Given that speed is the goal for the Kanzo Fast, so is Shimano’s top-of-the-line GRX 800 Di2 1x drivetrain. A 42-tooth Rotor chainring is paired with an 11-speed, 11-40t cassette; however, Ridley claims the latest production build will feature an 11-42t cassette for some more versatility on extreme gravel. Mechanical builds from Campagnolo, SRAM and Shimano are available, too.

Geared for gravel speed, the 42×40 setup is aggressive, but this is a race bike after all.

“Ridley’s newest plunge into the gravel sector came with the tube shapes of the Tour de France-proven Noah Fast.” 

Hiding the hydraulic lines so well is Ridley’s in-house, carbon one-piece handlebar and stem, along with the gated headset spacers. Ridley’s in-house Forza provides the Levanto DB wheels for an aero edge. The Levantos meet the ETRTO standard with their 19mm internal rim width and are tubeless-ready. At 38mm, the Levantos are one of the deepest wheelsets that are spec’d on any 2021 gravel bike. The 700×40 WTB Venture tires are relatively aggressive with a low-profile center and knobby edges. 

The Shimano GRX hoods and shift levers are one of the most anatomically pleasing shifters due to their built-in flare.


Reflecting the lower price, Bianchi opted for the mechanical version of the Shimano GRX 800 drivetrain. In fact, for anyone looking to save additional lunch money, they could consider the GRX 600 build model for $200 less. The drivetrain is where a majority of the cost savings compared to the electronic-shifting Ridley can be found. An 11-speed, 11-42 cassette and a 40t Shimano chainring pair for flexible gearing that can tackle steep off-road conditions much more capably than the race-focused Kanzo. 

Much like the Kanzo, mud and debris can get lodged between the chainstays. There is room for improvement in terms of tire clearance on the Arcadex.

More pocketbook savings can be found in the alloy cockpit. FSA’s SMR stem and gated headset spacers hide the rear shift cable and the hydraulic brake line. A Bianchi Reparto Corsa 6061 alloy handlebar completes the front end.

The aluminum Alex hoops have a 21mm internal width and 30mm depth. The wider/narrower Alex rims are much more traditional for gravel riding. The rims are mounted with 700x37mm WTB Riddler tires, which have a low-profile tread and small knobs for a more neutral tire than the Kanzo.

At 40×42, the Arcadex’s gearing is able to handle the varied terrain that comes along with gravel riding.



We’re not sure what the gravel scene is like throughout Europe, but on paper, the Ridley is optimally geared for all-out speed in flat gravel terrain like that found in the heartland of America. While aerodynamics might seem out of place for the traditional slow-going that defines gravel where we ride, just like on the road, wind resistance is still the biggest obstacle facing any cyclist, and those looking for marginal gains will appreciate the energy savings of deep wheels and the frame shaping the Kanzo provides.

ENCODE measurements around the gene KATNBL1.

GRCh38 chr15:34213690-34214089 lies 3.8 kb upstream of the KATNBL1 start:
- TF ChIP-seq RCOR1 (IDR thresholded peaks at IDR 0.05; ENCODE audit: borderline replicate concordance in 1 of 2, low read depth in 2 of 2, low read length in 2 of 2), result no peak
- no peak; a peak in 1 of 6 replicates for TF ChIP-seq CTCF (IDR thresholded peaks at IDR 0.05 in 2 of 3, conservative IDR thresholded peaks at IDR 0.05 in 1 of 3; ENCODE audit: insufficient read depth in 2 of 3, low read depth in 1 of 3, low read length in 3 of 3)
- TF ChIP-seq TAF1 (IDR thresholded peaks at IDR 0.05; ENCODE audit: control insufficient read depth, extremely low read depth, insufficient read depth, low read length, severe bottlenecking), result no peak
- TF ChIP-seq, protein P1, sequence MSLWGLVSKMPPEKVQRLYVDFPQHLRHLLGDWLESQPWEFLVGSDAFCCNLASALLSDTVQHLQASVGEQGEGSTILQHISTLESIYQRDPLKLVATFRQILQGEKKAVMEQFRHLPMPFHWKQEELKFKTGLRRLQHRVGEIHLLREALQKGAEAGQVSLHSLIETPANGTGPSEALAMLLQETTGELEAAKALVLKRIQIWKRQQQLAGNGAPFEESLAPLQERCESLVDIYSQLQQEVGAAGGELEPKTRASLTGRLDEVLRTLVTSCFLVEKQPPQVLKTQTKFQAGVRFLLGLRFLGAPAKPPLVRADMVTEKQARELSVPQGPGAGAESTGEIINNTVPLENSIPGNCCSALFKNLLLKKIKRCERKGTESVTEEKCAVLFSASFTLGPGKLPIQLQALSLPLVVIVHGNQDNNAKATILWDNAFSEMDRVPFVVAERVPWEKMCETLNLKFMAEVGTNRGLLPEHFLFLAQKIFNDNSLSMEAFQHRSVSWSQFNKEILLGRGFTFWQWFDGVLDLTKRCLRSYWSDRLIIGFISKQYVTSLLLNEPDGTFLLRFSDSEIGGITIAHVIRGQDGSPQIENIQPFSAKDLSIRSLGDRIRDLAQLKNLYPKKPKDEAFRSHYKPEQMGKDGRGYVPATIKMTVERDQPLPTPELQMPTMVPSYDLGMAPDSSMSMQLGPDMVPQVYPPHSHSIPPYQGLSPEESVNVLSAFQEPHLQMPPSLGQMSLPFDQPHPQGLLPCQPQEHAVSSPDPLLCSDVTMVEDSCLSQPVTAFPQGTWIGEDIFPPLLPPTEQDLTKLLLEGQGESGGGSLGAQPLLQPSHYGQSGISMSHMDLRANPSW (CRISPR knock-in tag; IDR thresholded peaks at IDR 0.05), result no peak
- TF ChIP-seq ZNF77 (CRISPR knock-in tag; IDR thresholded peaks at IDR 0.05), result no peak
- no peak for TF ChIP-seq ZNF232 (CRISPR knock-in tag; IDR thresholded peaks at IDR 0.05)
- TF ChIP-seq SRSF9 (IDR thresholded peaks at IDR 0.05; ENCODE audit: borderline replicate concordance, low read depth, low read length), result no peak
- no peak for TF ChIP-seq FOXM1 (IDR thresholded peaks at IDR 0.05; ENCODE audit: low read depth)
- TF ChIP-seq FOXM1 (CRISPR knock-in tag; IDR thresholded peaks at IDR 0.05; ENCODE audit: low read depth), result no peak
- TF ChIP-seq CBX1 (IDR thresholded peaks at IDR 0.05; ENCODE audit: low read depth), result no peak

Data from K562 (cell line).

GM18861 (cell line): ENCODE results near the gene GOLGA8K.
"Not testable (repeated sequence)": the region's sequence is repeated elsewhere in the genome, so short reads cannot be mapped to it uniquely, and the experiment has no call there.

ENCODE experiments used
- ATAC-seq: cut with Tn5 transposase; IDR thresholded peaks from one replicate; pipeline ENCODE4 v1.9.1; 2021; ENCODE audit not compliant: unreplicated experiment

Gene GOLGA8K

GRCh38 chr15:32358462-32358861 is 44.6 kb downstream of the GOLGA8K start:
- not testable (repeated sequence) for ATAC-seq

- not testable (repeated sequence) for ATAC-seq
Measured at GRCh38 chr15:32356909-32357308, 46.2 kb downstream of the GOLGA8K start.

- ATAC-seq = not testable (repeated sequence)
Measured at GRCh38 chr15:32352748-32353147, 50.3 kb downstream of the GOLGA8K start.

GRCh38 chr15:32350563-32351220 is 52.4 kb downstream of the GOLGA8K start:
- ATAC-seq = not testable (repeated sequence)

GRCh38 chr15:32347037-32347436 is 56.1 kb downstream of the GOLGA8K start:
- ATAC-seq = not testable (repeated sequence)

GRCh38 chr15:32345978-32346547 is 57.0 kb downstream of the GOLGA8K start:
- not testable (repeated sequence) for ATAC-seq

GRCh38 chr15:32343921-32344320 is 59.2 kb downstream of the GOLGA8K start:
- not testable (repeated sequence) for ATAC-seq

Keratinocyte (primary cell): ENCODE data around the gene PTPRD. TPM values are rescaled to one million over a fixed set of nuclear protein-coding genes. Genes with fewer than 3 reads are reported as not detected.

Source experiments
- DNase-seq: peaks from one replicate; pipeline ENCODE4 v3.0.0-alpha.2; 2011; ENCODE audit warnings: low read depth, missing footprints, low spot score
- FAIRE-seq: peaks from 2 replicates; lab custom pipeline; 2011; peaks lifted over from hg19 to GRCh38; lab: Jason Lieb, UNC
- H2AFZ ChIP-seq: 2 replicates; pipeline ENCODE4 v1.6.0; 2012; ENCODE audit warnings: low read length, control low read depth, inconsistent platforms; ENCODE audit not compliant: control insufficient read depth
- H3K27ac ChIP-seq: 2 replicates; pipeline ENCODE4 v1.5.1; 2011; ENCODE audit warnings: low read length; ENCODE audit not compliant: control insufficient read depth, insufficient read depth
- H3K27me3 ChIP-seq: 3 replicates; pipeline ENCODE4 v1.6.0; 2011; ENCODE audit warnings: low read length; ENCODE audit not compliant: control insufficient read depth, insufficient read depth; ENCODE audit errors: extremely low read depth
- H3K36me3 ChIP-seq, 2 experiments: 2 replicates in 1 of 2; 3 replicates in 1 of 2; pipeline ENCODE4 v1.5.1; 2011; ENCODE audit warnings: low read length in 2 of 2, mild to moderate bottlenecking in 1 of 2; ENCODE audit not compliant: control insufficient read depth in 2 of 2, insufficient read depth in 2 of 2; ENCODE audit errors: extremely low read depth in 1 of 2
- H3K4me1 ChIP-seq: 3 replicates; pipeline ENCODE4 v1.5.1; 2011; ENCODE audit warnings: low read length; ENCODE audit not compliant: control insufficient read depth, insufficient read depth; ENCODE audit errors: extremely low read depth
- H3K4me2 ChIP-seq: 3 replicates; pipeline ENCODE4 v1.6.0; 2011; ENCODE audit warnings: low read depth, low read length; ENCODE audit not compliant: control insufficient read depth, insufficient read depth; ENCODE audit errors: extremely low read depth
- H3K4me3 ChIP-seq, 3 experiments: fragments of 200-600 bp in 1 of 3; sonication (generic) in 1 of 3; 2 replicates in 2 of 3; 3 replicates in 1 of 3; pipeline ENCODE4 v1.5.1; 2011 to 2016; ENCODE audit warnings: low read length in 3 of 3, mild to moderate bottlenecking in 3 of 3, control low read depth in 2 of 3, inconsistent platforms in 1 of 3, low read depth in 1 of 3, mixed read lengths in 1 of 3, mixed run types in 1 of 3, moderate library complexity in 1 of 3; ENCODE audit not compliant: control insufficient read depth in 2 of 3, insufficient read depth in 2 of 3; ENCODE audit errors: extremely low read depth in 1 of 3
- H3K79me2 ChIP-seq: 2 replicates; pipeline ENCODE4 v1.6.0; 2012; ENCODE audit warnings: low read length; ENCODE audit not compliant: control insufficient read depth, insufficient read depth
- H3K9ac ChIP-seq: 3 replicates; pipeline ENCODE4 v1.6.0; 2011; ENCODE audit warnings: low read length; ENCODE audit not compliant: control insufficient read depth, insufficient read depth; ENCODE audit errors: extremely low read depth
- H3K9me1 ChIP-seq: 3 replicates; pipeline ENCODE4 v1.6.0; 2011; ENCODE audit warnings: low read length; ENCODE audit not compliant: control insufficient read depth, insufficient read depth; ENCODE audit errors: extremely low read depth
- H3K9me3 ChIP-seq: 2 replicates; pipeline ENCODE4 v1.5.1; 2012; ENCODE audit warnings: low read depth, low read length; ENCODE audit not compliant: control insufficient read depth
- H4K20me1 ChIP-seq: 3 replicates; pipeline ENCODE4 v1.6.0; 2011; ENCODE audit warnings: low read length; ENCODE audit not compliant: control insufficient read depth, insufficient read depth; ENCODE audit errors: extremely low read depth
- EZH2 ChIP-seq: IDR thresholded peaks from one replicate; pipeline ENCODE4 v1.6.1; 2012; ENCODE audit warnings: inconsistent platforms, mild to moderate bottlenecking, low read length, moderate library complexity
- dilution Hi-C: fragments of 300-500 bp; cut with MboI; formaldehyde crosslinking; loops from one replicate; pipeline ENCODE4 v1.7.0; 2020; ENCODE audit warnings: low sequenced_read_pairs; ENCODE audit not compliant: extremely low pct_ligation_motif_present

“It’s clear that flat Belgian farm roads were the testing grounds for the bike and just another reminder for us that neither all gravel roads, nor gravel bikes, share similarities.” 

The long wheelbase and head tube angle combine for a planted ride that feels best in a straight line, like the rolling hills of Kansas. Tight turns felt slow compared to the Bianchi and other gravel bikes with shorter wheelbases, like the Specialized Diverge. The steepish head angle brings a twitchy feel, which makes switchback climbs trickier and less predictable. Getting the back end around took some extra wrestling and a few falls.

“The true winner here is the gravel consumer, who would prefer some solid Euro panache with their knobby tires.”

The wheels hold speed well on the road and in the gravel. Once up to speed, the wheels push the Kanzo forward, saving more watts the longer they roll. Given the relatively narrow rim width, the tubeless Venture tires measured true to size.

Shimano’s Di2 shifting performed superbly; however, the 11-speed setup was too aggressively geared for steep gravel climbs and then not enough to keep up on fast paved descents. We found ourselves spinning out in the 42-11 gear before hitting 35 mph on the road. So, the Kanzo is truly optimized for gravel racing where speeds of 35 mph are rarely met. It’s clear that flat Belgian farm roads were the testing grounds for the bike and just another reminder for us that neither all gravel roads, nor gravel bikes, share similarities.    


There was no diversion from speed or aero gains with the Arcadex. Rather, Bianchi’s first all-carbon gravel bike blended performance and compliance with an emphasis on value. While there’s ample room to upgrade, our Arcadex test bike masterfully tackled a variety of gravel and all-road efforts owing to its engineered compliance and smart gearing. 

Steering was agile and precise. We rode tight singletrack trails at speed with a comfortable flow similar to a hardtail mountain bike. The 37mm WTB Riddler tires ballooned out to 40mm on the wide Alex rims. Rocks and roots were smothered with the combo of low tire pressure and robust tube shapes that make up the frame.